Online Magazine: Edition 4
Welcome to the Fourth Edition of the Online Magazine of the Thornleigh Seventh-day Adventist Church
- Pastor's Piece - The Seven Last Sayings of Christ on the Cross
- Discovering Sin
- A History of the Christian Church - Part Two
- Who Am I ?
by Norman Tew
In the news in March were two very different stories that both hinged on ethical issues and which illustrated how important it is to follow the rules of God, and how difficult it can be at times in the complex world to know what is right.
The first story was that involving the Federal Minister, Tony Abbot in first elation at finding his son and then confusion when he discovered that he had not fathered the son. It has been interesting how many sympathetic journalists have avoided laying blame, by saying that at the time the whole story started, they were young people living free, though foolish lives.
From the Christian viewpoint however, though it is not passing a judgement on anyone involved, it is obvious that if the young people concerned had been guided by Christian principles of purity and chastity before marriage, no one would have been hurt in that way.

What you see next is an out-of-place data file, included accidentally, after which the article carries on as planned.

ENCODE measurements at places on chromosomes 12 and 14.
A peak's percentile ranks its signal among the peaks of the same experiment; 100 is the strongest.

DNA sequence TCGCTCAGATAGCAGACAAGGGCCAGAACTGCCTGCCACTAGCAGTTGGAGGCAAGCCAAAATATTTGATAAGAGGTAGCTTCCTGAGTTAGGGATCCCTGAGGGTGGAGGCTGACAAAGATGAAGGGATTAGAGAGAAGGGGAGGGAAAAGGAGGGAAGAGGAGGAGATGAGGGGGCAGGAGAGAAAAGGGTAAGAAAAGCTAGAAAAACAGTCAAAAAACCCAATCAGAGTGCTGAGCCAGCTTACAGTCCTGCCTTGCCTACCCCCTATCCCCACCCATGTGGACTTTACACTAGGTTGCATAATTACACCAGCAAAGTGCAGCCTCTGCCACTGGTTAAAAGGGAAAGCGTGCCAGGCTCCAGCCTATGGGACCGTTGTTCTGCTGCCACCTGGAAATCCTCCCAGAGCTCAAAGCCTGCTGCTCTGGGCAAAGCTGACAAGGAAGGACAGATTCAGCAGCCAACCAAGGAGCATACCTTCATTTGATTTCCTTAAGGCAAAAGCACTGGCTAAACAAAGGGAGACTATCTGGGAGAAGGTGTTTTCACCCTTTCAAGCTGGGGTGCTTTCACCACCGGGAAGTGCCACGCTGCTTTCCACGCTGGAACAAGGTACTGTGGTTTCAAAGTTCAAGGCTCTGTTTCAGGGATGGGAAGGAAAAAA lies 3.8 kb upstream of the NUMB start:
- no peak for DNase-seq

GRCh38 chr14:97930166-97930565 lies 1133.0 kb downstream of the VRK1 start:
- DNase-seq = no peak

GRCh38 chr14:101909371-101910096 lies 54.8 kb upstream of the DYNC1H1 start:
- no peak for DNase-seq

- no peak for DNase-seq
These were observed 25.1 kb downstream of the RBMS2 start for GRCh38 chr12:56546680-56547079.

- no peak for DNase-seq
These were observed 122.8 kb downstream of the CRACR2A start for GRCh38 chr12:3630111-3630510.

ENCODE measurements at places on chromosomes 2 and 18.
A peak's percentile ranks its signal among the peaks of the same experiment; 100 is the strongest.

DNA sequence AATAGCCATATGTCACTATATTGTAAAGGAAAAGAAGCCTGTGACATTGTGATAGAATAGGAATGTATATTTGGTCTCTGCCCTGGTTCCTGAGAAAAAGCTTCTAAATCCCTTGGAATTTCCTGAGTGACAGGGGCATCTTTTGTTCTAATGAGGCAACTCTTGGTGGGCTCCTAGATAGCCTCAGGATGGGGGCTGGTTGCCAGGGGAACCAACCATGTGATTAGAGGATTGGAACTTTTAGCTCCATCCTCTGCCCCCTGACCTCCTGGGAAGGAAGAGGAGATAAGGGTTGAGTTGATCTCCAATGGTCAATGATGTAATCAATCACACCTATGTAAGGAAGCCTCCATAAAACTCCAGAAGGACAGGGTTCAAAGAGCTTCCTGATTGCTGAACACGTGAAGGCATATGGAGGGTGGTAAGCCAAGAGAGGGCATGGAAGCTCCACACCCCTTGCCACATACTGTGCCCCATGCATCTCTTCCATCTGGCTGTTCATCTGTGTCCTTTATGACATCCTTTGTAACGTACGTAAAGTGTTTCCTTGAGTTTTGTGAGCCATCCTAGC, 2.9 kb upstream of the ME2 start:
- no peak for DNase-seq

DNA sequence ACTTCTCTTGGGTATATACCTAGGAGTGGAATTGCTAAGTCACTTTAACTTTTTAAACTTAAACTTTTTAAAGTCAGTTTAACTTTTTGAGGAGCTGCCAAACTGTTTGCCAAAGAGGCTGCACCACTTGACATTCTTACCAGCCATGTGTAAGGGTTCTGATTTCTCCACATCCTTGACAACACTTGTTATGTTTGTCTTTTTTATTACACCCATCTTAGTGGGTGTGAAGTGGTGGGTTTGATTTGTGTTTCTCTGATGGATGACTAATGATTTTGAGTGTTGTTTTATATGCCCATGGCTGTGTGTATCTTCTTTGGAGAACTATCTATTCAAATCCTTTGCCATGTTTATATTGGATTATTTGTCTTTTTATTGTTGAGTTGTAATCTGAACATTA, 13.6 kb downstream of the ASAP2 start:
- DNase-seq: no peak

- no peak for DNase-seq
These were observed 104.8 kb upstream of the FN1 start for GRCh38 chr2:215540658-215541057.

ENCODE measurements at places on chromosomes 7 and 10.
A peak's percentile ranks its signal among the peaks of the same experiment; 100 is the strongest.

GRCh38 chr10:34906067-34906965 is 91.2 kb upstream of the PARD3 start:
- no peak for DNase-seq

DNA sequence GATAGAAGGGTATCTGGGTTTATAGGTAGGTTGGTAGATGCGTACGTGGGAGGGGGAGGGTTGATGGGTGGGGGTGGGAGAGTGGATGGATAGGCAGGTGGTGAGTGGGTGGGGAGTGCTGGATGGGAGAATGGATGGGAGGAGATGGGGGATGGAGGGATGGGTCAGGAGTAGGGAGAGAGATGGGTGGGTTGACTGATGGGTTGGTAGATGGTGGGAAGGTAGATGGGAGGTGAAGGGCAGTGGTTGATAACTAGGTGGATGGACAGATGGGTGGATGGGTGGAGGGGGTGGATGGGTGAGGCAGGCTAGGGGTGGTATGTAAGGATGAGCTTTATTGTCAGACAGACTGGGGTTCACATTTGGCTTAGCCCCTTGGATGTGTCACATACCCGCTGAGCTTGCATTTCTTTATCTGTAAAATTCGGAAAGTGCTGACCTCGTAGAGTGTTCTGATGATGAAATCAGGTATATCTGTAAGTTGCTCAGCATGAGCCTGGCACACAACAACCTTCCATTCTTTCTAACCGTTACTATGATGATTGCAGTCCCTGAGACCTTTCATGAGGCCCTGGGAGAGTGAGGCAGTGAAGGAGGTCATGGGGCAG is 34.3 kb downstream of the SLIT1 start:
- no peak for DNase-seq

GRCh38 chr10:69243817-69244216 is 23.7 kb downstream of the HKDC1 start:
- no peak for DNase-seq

The other story happened in Florida over the court decision to allow a husband to cease artificial means of maintaining the life of his brain dead wife, against the wishes of her family. Here a Christian group were very vocal in maintaining that "life" must be preserved.
I have been involved in a small way in a similar situation when my aged father, after a long and generally healthy life, was dying. After he was no longer conscious, and when he was unable to take food, the doctor ordered a glucose solution to maintain hydration. This however also "fed" him and maintained his life; we eventually were able to request that a saline solution be used, which would maintain hydration and comfort, but not artificially prolong life.
This is a very difficult area. In the past medical personnel did all they could to maintain life, but they had such limited means at their disposal. Today it is possible to maintain organic life after brain death has occurred. This places medical advisors and the families of the individual with very difficult ethical decisions to make. It is impossible to make blanket rules for all cases and those concerned have to make decisions after consulting their own consciences.
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